And ultimately, the guys who will have the most eyes on them are the young guns who (a) play for Canadian teams and (b) are so youthful and talented that they have no excuses in the eyes of hockey fans for not being ready to tear things up right away when the league reopens. It’s one thing if a team like the Pittsburgh Penguins falters in this new format; on a macro level, the franchise doesn’t have much left to prove. The same is not true for the assumed next generation of hockey’s top talent, from whom much will be expected.
The Edmonton Oilers, who feature Connor McDavid and Leon Draisaitl, had finally found their groove when the season was suspended. Now, they’ll play the Chicago Blackhawks, who have experienced weapons in players like Patrick Kane and Jonathan Toews. This kind of star-on-star matchup could be a dream for a league, and a chance for the Oilers to quickly right their ship.
Then there are the Toronto Maple Leafs, who also boast young talent saddled with harsh expectations in Auston Matthews and Mitch Marner. They, too, are highly vulnerable in their Qualifying Round matchup, against the Columbus Blue Jackets. Ravaged by injuries, the Blue Jackets could make some noise if they have these extra months to get back players like Seth Jones.
The possibilities are endless. (Or, as Bettman so aptly put it on Tuesday: “I am certain that depending on which team you root for, you can find some element of this package that you might prefer to be done differently.”)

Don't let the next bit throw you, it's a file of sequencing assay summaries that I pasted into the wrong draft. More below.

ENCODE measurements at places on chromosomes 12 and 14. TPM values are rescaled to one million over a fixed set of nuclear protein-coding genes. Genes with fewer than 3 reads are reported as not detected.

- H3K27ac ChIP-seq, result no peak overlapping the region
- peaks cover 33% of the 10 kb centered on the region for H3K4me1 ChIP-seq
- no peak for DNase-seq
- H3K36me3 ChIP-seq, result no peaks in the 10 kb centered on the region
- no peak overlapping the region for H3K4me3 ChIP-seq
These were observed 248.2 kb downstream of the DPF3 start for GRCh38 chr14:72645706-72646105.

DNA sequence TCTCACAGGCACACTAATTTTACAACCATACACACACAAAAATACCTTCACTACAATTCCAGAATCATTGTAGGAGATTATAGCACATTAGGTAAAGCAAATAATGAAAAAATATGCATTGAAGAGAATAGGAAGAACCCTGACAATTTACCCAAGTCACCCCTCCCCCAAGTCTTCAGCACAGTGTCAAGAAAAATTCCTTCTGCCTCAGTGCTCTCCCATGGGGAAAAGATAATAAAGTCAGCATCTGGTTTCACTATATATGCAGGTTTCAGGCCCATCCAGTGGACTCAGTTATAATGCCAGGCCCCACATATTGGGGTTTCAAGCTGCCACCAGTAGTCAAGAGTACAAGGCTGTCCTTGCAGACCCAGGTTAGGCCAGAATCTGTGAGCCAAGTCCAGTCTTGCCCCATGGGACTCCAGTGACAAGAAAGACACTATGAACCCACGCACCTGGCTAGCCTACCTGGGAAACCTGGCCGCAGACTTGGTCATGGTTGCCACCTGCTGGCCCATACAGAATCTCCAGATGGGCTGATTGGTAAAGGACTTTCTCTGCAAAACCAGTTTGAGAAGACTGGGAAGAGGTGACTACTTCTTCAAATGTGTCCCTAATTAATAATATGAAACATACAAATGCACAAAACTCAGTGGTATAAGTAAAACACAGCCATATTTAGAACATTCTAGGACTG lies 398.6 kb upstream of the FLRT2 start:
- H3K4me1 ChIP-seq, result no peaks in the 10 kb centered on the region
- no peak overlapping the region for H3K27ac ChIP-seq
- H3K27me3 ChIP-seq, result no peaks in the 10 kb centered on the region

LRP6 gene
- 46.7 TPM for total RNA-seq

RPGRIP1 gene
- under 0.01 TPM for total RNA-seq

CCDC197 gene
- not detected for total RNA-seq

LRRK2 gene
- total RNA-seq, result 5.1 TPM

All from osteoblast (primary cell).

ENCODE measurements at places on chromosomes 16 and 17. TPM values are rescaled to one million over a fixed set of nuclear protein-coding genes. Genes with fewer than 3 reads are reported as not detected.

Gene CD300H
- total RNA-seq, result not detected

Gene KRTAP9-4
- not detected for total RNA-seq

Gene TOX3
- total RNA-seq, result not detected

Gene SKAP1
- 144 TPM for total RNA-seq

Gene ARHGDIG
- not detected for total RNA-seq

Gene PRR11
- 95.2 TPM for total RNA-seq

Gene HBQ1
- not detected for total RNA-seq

The NHL is at once obsessed with its proud history and longstanding traditions and also has long been defined by its exceptions and idiosyncracies and odd bits of one-off trivia. (Even Wayne Gretzky was never technically drafted into the league!) So this plan has the potential to delight and annoy in equal measure. Ten years from now, when we look back on the Summer of 2020, what will be the big topic?
Will it mark the first of many Connor McDavid championships, or the last of many Edmonton Oilers first overall draft picks? Will we write think pieces about the long-term ramifications to the collective psyche of Toronto sports fans of winning an NBA title and then losing the team’s centerpiece followed immediately by winning a Cup avec asterisk and sans parade? Despite everyone’s best efforts, could the 10th-seeded Minnesota Wild win a Stanley Cup in their home rink? Or will John Tortorella win a Cup in Vancouver, as the elders once foretold—sort of?
Will I weep happy tears about the time Henrik Lundqvist went from bouncing tennis balls off his locked-down walls to dramatically coming off the bench to lead the Rangers to a victory funded entirely by house money? I shouldn’t have said that last one, probably; it’s a jinx. But in a mixed-up offseason like this one, maybe it’ll be good luck. None of us can go by the old road maps anymore, and that includes the hockey gods.